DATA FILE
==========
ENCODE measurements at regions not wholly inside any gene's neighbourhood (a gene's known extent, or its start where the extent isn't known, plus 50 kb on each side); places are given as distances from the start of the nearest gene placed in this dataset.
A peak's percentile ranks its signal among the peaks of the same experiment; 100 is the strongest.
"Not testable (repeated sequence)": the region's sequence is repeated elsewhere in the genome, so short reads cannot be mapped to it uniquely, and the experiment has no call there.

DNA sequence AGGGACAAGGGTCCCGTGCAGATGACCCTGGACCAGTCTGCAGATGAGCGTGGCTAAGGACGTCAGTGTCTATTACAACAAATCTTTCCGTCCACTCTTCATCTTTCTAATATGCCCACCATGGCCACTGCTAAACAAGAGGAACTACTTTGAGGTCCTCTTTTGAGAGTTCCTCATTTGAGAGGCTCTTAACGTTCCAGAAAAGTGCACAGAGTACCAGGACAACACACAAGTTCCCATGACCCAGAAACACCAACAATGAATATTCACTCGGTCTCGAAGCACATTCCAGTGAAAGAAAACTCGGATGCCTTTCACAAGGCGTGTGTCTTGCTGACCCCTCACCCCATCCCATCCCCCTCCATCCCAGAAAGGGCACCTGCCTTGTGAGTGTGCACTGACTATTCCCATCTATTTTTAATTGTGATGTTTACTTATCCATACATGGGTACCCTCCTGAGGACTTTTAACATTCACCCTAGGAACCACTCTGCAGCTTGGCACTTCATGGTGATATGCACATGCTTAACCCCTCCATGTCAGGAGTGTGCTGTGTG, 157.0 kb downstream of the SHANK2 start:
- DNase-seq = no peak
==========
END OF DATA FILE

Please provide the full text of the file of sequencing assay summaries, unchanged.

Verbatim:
ENCODE measurements at regions not wholly inside any gene's neighbourhood (a gene's known extent, or its start where the extent isn't known, plus 50 kb on each side); places are given as distances from the start of the nearest gene placed in this dataset.
A peak's percentile ranks its signal among the peaks of the same experiment; 100 is the strongest.
"Not testable (repeated sequence)": the region's sequence is repeated elsewhere in the genome, so short reads cannot be mapped to it uniquely, and the experiment has no call there.

DNA sequence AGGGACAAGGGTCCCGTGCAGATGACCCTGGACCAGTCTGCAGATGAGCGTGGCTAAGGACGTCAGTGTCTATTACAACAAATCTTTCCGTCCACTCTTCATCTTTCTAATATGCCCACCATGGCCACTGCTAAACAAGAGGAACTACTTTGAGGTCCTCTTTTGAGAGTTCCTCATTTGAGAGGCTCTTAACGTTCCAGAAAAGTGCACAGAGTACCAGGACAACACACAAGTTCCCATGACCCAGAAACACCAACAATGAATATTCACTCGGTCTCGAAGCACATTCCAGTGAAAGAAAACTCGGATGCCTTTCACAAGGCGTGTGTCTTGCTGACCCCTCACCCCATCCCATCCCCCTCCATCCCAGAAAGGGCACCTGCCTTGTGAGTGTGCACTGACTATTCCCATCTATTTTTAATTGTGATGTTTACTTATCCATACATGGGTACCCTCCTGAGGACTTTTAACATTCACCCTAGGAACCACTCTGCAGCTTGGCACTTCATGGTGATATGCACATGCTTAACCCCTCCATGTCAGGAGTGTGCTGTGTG, 157.0 kb downstream of the SHANK2 start:
- DNase-seq = no peak